What has been the response of national and international companies in Mexico to non-traditional work structures?

The independent work scheme is different to the flexible work scheme. Independent work in Mexico has certain limitations because it is not regulated. One of the reasons why organizations do not adopt independent work styles is that they are afraid of falling into non-compliance. On the other hand, they have not understood it culturally, and subsequently have not developed processes that help them in its implementation either. Independent/ Non traditional work is not opposed to traditional work, it is complementary. In Mexico, organizations seek to take the first step. First, they seek to promote formal work and then move toward non-traditional work styles. Non-traditional work means flexible schedules and home office situations. Mexico has already taken the first step as a country. Article 311 of the Federal Labor Law already considers telecommuting or home office options. We are evolving in that direction, though we cannot promote independent work until it is properly legislated for. We are behind in comparison to other places, but we are on the way there. Kelly Services surveyed more than 200 decision-makers in different industries globally in the Middle East, Europe, and Africa (MEA), Asia Pacific, and America. The results showed that 65% of those decision-makers already use independent workers. Asia Pacific is the most developed region in this field, followed by EMEA and then Latin America. Brazil, Argentina, and Mexico are more developed than the US alone in this regard. Today, one-third of the world’s workers are freelancers. According to statistics, in the next five years, work on demand will grow by almost 20%. Workers do not want to be in organizations for a long time anymore; they want to invest in their training and development and look for work-life balance while developing a bright future for their careers.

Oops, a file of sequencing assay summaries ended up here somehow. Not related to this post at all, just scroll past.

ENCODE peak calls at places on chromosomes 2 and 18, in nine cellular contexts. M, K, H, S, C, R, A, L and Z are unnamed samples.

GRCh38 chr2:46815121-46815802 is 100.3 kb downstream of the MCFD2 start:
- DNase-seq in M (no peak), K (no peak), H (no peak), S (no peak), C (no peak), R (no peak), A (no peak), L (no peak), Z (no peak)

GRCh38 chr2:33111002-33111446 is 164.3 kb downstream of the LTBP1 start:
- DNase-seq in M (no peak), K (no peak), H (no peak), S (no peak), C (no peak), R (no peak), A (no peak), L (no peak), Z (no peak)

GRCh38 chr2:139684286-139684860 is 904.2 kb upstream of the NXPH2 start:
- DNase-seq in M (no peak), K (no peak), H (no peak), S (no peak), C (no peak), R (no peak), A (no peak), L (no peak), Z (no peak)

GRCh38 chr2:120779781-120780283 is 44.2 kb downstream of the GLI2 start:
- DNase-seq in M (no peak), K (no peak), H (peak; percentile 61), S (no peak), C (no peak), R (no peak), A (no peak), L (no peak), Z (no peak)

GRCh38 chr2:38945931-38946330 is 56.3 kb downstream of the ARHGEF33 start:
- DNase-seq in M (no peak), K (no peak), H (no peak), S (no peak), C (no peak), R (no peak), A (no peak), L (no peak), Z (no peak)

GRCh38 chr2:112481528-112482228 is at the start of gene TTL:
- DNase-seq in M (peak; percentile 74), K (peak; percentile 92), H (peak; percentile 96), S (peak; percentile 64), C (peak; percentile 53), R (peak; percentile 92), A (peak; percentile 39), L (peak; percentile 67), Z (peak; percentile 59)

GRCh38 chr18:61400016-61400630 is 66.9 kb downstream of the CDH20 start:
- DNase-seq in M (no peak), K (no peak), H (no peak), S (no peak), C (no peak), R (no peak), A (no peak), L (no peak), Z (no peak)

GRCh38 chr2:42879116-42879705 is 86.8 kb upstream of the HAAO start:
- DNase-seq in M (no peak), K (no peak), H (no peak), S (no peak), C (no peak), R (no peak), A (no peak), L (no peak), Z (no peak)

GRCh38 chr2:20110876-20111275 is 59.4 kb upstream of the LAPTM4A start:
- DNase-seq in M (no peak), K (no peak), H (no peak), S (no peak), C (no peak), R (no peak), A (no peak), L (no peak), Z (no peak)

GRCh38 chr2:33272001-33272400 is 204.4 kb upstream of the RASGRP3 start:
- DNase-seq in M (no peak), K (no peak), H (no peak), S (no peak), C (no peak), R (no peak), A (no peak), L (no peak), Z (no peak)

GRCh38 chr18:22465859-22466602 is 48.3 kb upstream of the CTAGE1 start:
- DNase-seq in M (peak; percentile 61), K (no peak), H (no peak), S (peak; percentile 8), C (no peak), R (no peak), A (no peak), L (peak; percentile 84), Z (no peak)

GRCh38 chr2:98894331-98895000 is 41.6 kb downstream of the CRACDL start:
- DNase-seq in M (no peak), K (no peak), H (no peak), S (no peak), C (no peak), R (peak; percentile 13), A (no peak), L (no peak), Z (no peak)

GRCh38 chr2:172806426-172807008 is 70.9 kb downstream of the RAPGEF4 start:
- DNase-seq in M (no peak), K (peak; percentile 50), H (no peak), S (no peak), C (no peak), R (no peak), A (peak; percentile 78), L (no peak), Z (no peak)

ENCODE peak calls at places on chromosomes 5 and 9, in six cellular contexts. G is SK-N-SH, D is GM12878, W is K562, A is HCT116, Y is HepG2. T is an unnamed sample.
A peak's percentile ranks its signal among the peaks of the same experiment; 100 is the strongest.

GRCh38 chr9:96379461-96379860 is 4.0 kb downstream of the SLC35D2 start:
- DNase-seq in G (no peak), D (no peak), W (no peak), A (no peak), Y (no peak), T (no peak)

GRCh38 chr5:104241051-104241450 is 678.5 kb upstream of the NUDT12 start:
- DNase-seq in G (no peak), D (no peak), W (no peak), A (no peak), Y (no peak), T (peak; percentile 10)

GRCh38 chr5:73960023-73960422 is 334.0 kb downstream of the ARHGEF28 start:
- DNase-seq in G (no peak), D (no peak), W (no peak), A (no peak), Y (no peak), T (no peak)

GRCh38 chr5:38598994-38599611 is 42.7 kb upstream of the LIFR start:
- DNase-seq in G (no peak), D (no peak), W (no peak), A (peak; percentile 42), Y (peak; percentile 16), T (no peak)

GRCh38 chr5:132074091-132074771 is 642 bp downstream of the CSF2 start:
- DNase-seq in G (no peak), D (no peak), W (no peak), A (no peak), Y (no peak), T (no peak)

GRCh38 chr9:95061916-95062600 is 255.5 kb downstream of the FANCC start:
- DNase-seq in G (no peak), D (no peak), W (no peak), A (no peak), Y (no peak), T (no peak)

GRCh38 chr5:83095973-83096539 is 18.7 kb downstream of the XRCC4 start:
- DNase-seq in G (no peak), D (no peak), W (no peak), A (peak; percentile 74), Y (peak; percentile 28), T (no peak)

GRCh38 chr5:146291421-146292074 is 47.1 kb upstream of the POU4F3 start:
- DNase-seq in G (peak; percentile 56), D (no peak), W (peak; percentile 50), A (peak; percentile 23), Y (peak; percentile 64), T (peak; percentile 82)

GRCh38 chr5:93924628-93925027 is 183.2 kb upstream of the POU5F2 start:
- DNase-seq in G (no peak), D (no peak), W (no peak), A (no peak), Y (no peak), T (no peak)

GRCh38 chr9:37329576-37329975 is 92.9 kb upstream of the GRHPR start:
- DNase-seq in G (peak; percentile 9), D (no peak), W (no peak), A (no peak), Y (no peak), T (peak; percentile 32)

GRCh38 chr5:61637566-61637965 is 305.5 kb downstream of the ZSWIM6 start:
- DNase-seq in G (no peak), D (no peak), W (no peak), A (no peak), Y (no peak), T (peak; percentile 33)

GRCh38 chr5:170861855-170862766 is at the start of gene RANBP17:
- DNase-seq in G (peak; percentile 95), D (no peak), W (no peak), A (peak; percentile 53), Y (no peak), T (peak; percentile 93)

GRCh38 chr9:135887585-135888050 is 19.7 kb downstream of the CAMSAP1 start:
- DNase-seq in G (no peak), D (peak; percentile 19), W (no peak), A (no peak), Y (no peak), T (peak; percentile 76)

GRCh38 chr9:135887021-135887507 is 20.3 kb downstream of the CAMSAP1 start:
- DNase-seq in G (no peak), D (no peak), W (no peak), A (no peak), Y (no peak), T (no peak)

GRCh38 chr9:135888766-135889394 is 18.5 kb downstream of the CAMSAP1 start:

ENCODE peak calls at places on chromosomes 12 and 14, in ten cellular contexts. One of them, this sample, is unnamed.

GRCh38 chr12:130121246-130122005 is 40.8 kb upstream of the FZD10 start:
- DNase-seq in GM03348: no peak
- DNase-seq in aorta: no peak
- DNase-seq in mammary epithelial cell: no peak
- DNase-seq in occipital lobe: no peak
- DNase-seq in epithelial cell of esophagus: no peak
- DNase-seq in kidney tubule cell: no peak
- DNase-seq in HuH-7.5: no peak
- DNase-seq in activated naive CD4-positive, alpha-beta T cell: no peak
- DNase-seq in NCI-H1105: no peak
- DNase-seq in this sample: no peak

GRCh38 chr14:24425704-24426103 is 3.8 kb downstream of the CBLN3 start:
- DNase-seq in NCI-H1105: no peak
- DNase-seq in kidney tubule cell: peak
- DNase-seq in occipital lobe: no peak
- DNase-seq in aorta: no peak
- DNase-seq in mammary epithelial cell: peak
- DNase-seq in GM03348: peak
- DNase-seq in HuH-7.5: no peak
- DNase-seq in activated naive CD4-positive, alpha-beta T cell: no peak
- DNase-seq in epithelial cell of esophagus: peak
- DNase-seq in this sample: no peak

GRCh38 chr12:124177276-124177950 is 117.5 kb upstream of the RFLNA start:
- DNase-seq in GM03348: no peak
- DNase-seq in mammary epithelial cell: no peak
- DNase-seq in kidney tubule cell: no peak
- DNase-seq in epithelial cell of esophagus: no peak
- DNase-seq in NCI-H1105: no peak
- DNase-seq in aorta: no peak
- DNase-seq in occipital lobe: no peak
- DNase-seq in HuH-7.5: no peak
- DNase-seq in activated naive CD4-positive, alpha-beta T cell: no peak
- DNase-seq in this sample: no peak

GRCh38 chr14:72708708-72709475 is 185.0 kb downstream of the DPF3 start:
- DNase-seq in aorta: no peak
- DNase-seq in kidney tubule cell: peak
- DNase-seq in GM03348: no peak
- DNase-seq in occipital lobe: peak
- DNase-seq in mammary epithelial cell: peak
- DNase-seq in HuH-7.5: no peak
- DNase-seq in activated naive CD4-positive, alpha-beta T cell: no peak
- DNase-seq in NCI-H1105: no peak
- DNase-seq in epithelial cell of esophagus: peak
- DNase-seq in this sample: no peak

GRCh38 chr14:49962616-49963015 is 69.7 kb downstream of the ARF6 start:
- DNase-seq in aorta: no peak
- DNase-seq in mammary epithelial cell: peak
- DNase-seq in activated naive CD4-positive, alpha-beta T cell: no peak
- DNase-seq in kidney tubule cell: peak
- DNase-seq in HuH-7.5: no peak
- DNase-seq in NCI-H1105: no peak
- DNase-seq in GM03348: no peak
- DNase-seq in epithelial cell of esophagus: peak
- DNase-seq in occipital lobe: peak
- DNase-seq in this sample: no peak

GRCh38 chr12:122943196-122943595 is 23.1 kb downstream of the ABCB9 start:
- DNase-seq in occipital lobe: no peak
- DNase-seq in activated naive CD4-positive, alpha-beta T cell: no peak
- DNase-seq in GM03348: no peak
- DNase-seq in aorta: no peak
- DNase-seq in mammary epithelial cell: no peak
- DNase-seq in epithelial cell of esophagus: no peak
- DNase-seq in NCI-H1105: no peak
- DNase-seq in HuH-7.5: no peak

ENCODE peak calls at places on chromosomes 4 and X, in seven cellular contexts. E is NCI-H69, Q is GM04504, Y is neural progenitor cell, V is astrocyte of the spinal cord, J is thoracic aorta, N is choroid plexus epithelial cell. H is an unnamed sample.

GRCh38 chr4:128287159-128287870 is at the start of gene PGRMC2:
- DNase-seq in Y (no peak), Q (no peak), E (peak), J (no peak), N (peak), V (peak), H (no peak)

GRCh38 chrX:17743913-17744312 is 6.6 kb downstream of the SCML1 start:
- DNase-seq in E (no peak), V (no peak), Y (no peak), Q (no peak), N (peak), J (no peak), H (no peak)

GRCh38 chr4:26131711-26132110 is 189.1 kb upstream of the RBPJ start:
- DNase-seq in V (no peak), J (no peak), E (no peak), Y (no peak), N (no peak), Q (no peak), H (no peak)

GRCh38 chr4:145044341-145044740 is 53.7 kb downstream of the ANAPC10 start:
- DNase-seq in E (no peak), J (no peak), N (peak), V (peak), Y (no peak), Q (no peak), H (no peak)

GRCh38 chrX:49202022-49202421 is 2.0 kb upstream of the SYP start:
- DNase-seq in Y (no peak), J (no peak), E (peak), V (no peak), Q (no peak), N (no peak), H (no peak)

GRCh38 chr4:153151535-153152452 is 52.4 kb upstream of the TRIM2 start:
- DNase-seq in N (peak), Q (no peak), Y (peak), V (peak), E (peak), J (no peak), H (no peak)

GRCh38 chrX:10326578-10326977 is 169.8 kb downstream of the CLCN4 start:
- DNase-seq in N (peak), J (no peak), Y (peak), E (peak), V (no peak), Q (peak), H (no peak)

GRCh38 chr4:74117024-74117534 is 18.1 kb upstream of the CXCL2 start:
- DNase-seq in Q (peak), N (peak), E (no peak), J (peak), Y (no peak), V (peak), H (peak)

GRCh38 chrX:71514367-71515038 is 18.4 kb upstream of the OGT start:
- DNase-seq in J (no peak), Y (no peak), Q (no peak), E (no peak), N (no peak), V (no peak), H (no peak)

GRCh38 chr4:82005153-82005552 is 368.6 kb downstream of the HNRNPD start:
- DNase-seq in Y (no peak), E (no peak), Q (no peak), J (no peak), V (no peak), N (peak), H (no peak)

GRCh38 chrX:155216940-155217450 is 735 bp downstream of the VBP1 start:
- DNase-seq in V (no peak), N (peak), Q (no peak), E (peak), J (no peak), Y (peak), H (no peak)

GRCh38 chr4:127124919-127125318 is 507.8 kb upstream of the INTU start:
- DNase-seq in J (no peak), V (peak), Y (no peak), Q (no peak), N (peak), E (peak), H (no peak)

What plans and goals for growth does Kelly MX have for 2020?

The growth of the economy was 0.1% in 1Q2019 but 0.3% in 4Q2018. 2019 did not represent a growth in sales, but a growth in productivity and efficiency. We see better results, and this is extremely positive. Next year, we will not grow by double digits. We will have conservative growth with less than one digit, but we expect that. We hope the stability generated by the actions taken by the government will be reflected in the coming years. We have high hopes that we will see positive things. The Mexican business sector supports the government, and the government is keen to maintain a dialog with the sector nationally and globally. We must get to work; such periods in the economy are always opportunities.